Some Cause for Optimism in the President’s Budget

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“While there is still plenty to argue about in the President’s proposal, the new budget does back several common-ground initiatives to curb health care costs that have been previously endorsed by key Republican lawmakers. Now the question is whether Congress can take yes for an answer and do something about the rising cost of health care.

SGR Reform and Physician Payment Reform: The President’s budget applauds last year’s bipartisan, bicameral legislation to repeal the SGR and promote new alternative payment models, and echoes calls from top Republican committee chairmen to finish the job this year.

Episodic bundling and PAC reforms:  The budget embraces episodic bundling initiatives similar to proposals advanced by Republican lawmakers that would encourage providers to deliver the right care at the most affordable cost.

Health Care Price and Quality Transparency:  The budget backs new data transparency reforms—similar to those championed by Representative Paul Ryan and Senator John Thune—that would enable consumer transparency tools to draw on Medicare’s storehouse of quality and cost data.

Sequester Relief:  The budget ends blunt-force sequestration cuts to tobacco prevention, diabetes prevention, and medical and nursing education—all programs that are vital to taming cost growth over the long-term. These cuts are replaced by hundreds of billions of savings through more targeted proposals.

The budget includes less helpful ideas as well. Administration proposals to dial up means testing and increase Medicare Part  B deductibles merely shift costs to beneficiaries. Such proposals may have some bipartisan support, but they do nothing to address the waste and inefficiency that are driving health care costs. When there are billions in real efficiencies to be found through constructive policy change, cost-shifting to seniors and the disabled is not the right way to achieve savings.

That said, we now know that SGR reform, improving value in Medicare, transparency, and sequester relief are on the to-do lists of both the Administration and key Republicans. Maybe, just maybe, that could mean a little relief from the rising burden of  health care costs is achievable this Congress.”

See full press release:


Some Cause for Optimism in the President’s Budget


February 3, 2015

Contact:   Kelly Peuquet
                 National Coalition on Health Care
                 [email protected]
                 202-638-7151, ext. 106

Some Cause for Optimism in the President’s Budget

Statement from National Coalition on Health Care President and CEO John Rother on President Barack Obama’s 2015 budget.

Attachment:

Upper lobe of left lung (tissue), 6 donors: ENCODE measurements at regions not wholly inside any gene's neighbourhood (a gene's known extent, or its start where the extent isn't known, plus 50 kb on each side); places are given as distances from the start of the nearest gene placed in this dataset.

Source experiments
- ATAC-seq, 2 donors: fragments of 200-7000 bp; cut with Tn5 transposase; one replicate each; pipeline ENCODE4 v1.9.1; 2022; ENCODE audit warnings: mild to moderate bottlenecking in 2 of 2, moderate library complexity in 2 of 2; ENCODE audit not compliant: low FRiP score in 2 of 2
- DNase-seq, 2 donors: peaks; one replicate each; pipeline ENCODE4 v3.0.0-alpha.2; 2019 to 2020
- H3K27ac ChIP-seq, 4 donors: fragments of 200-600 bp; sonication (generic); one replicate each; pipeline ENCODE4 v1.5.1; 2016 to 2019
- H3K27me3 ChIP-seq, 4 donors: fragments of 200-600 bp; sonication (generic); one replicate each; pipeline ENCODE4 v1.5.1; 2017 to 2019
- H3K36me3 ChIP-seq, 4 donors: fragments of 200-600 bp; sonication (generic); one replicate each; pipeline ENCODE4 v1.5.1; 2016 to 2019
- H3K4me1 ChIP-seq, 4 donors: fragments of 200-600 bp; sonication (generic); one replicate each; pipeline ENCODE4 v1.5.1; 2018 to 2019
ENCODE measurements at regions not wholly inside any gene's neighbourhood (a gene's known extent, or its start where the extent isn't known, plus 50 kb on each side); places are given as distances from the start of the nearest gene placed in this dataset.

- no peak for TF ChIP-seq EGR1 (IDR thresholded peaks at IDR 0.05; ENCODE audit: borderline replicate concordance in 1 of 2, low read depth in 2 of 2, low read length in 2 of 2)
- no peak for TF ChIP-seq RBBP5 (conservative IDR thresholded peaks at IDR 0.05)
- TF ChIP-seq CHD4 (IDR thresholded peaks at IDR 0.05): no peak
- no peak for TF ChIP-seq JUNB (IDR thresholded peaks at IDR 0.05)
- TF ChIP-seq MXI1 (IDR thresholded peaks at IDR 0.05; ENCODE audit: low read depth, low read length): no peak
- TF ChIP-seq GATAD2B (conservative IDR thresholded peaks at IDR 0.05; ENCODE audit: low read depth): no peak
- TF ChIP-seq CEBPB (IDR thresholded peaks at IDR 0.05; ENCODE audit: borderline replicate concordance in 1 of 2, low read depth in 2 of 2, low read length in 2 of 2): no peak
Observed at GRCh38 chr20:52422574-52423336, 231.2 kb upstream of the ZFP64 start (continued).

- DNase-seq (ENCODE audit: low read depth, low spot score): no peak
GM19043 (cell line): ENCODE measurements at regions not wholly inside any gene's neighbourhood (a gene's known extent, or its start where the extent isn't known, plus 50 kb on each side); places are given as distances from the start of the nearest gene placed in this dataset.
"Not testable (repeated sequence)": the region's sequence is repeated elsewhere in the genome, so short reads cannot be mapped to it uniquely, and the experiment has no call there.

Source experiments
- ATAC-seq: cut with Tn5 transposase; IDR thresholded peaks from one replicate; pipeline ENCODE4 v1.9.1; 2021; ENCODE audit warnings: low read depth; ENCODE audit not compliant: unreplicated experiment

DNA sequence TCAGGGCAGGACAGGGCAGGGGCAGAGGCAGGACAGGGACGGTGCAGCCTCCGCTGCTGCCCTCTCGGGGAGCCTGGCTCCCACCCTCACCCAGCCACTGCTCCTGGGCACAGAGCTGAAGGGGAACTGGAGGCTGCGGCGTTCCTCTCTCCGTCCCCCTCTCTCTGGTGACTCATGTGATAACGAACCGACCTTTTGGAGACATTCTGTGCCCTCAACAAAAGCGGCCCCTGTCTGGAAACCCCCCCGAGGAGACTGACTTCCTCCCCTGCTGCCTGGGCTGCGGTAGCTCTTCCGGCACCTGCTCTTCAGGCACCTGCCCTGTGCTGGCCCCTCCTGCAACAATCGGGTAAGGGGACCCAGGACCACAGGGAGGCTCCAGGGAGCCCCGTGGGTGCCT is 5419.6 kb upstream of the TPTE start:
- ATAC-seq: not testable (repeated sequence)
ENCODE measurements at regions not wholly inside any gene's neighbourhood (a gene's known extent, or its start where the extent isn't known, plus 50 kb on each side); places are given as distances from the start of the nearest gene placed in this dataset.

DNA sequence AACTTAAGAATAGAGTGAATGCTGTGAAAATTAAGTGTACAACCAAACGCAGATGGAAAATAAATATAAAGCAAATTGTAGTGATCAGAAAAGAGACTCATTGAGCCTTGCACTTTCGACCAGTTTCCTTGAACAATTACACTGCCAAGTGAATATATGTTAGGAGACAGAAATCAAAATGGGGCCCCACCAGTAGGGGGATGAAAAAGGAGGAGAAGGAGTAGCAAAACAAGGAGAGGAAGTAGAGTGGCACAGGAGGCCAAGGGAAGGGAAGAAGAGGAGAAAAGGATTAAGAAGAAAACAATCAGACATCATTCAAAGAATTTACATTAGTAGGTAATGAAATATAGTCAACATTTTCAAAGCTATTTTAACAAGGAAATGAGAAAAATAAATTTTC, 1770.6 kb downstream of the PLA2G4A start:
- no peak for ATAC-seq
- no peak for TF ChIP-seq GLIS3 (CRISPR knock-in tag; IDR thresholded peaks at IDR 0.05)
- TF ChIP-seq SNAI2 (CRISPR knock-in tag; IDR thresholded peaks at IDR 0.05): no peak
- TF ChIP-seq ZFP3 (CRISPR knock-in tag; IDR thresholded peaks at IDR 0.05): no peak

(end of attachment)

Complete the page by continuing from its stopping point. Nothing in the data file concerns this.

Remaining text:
“Credit is due to the House Ways and Means and Senate Finance Committees for piloting this bill through today’s treacherous health care politics. Let’s hope yesterday’s signing of the IMPACT Act of 2014 is only the first, not the last, health policy win to emerge from bipartisan, bicameral efforts this year.

This new law will enable physicians, hospitals, and post-acute providers to better track and improve care for beneficiaries after a hospital stay by requiring providers to submit patient assessment data in a standardized format, and by developing systems of measurement for clinical quality, outcomes and resource use that can be applied across all post-acute settings. With this information, payers, providers, consumers, and family caregivers can work together to identify the best care setting for each individual. And policymakers can begin the challenging work of bringing broader reform to Medicare’s post-acute care systems.

We hope Congress will soon repeat this bipartisan, bicameral success in the areas of SGR reform, transparency, and care coordination. If they don’t, we will continue to see unchecked health costs erode the prosperity of American families and businesses.”


The National Coalition on Health Care(NCHC), the oldest and most diverse group working to achieve comprehensive health system reform, is a 501(c)(3) organization representing more than 80 participating organizations, including medical societies, businesses, unions, health care providers, faith-based associations, pension and health funds, insurers and groups representing consumers, patients, women, minorities and persons with disabilities. Member organizations collectively represent – as employees, members, or congregants – over 100 million Americans.

Some members of NCHC do not, or cannot, take positions either on specific legislation, strategies or on any policies outside their respective mission areas. However, all that can, do endorse broad policy positions in support of comprehensive health system change.